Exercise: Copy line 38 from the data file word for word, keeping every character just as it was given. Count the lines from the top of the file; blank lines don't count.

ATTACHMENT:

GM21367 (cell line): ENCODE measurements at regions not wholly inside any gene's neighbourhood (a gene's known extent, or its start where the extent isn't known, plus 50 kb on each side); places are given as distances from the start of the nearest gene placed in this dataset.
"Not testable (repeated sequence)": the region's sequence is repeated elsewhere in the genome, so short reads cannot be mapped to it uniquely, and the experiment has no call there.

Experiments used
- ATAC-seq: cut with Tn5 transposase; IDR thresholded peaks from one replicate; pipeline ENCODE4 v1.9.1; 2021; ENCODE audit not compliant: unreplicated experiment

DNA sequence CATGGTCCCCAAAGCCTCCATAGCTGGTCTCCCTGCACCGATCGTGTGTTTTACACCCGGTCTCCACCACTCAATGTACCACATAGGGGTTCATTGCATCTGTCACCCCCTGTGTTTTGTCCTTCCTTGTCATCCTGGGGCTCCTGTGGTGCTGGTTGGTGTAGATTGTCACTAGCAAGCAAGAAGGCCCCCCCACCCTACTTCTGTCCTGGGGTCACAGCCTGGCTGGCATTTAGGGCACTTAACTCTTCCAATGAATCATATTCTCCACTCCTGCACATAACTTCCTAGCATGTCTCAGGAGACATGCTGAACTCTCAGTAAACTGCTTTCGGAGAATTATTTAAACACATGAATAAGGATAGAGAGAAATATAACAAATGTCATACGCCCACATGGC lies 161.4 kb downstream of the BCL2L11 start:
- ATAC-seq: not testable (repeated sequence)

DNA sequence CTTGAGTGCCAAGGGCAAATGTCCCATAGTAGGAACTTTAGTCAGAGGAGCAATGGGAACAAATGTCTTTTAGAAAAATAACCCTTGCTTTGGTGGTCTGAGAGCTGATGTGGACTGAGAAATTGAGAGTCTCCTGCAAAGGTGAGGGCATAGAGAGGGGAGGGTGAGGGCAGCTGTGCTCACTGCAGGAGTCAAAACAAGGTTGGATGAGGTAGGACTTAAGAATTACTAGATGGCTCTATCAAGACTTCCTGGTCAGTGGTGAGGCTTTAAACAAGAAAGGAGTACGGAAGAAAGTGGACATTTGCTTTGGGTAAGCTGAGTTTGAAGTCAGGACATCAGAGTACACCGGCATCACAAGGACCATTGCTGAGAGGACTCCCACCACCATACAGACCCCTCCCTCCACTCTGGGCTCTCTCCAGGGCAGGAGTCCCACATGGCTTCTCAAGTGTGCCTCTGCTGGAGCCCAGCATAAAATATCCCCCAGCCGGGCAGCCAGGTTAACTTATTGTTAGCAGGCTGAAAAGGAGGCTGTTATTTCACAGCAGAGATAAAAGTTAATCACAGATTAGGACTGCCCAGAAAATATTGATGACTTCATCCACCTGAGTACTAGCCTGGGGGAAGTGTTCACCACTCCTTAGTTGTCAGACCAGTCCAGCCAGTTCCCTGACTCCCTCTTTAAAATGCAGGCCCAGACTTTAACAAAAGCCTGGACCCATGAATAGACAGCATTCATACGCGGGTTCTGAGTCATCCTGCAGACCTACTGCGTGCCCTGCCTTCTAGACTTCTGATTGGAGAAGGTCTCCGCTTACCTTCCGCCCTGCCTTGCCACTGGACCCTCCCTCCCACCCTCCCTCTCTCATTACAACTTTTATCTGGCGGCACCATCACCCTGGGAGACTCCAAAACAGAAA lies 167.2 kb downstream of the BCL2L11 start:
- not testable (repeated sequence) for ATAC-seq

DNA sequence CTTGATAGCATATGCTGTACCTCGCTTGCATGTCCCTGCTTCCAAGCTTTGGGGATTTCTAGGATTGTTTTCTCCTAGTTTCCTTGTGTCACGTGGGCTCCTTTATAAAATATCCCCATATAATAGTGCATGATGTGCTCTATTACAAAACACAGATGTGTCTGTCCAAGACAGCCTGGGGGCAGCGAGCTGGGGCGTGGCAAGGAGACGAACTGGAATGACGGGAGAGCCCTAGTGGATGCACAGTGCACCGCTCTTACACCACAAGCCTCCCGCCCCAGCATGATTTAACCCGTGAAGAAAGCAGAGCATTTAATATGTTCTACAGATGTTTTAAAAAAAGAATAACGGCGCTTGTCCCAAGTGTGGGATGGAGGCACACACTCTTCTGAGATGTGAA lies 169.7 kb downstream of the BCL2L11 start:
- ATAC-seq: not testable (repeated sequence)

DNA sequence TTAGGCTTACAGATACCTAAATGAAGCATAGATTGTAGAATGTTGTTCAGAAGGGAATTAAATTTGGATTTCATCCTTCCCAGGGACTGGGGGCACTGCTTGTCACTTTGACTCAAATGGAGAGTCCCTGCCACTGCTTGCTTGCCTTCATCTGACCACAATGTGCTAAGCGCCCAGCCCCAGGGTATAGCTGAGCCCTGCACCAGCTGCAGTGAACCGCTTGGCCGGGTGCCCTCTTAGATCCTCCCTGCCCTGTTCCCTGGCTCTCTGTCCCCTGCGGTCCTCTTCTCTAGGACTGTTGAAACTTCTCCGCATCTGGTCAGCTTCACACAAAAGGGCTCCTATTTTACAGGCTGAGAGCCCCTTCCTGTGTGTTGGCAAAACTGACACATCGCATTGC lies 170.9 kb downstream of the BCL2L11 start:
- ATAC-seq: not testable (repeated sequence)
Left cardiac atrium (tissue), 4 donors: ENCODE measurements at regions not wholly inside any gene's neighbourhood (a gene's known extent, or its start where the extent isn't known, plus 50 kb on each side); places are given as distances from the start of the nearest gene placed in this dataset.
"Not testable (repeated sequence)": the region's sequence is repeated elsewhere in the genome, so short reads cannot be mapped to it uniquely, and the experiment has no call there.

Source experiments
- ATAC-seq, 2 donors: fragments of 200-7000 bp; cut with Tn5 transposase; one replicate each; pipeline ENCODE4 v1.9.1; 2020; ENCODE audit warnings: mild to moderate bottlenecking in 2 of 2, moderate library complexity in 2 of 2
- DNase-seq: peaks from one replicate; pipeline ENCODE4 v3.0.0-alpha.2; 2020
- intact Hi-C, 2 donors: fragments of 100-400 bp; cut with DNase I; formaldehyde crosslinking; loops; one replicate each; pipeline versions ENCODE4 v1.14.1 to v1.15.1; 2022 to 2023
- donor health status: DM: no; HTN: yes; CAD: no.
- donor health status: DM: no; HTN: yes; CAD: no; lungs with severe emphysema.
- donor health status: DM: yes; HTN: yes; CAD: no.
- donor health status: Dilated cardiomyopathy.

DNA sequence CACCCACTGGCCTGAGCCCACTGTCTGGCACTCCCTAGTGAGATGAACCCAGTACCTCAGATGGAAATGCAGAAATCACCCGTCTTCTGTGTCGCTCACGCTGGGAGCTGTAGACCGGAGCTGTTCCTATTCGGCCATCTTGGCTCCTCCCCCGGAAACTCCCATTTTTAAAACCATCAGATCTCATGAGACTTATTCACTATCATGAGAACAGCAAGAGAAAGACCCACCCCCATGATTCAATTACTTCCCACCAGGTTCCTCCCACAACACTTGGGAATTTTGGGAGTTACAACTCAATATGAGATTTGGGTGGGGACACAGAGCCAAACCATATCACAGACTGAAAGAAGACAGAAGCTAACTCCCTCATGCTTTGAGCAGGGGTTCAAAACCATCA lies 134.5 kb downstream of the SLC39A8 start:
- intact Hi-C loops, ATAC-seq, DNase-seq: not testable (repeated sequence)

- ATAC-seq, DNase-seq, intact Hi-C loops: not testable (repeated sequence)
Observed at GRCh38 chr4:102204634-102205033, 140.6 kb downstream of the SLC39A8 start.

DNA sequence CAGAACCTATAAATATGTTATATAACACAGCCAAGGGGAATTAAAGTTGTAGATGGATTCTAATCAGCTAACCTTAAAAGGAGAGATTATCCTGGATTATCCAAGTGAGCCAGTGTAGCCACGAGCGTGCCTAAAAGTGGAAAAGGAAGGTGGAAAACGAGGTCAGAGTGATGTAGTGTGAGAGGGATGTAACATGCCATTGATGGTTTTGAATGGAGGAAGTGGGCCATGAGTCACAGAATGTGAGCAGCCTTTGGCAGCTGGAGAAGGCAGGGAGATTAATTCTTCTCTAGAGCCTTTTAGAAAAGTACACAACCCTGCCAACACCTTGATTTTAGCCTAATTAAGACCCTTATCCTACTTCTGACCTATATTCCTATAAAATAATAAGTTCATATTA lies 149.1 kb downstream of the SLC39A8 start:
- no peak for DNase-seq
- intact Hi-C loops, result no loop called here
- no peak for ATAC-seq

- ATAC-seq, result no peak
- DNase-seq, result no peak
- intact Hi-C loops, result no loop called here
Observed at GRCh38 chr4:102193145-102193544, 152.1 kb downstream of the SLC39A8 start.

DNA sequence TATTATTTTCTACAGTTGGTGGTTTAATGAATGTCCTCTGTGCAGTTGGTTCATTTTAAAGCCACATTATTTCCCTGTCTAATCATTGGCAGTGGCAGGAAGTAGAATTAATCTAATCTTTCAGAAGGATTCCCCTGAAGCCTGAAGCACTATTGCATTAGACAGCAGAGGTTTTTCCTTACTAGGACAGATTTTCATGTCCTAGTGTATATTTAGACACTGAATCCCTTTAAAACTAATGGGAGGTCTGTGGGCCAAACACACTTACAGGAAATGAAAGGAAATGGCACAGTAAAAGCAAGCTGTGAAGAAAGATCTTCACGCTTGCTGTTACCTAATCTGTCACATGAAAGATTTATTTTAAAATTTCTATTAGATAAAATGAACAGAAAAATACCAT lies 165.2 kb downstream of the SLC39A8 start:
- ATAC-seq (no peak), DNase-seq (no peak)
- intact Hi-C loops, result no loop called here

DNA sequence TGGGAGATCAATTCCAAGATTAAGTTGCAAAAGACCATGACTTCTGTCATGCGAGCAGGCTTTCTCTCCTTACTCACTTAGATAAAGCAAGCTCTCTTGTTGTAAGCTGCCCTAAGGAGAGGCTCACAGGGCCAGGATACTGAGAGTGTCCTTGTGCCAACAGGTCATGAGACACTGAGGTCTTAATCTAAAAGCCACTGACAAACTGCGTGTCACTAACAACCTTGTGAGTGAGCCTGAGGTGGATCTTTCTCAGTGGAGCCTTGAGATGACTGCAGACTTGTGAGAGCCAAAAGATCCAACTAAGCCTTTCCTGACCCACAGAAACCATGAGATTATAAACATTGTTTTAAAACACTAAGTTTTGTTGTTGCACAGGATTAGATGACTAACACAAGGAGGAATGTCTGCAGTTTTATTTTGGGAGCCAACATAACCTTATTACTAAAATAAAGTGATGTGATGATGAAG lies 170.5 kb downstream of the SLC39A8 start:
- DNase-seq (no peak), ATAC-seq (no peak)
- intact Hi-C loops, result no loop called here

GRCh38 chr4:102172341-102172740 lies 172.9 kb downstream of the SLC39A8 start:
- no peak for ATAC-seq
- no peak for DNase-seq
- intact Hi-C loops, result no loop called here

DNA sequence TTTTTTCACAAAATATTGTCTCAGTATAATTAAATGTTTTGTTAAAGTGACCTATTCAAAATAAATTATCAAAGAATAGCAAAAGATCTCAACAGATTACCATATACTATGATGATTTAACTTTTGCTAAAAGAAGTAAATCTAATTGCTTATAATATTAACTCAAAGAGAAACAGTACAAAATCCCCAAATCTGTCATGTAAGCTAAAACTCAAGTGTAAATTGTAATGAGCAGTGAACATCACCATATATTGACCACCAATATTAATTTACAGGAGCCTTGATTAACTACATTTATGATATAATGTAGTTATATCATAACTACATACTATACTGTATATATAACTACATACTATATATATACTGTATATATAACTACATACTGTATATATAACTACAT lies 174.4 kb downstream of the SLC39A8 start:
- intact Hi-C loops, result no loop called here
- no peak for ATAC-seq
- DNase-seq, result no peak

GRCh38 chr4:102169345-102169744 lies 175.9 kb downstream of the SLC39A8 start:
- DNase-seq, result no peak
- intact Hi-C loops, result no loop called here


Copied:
DNA sequence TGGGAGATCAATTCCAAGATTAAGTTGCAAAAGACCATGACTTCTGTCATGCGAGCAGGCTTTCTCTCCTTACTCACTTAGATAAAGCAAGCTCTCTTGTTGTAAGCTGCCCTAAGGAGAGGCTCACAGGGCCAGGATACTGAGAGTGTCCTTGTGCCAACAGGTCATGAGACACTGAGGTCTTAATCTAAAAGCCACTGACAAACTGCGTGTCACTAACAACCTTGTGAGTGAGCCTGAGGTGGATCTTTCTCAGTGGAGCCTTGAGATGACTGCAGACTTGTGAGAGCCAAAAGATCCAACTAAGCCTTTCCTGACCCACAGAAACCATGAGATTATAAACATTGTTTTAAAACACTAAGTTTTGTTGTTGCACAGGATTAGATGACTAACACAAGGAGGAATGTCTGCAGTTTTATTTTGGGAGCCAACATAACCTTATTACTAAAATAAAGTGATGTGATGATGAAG lies 170.5 kb downstream of the SLC39A8 start: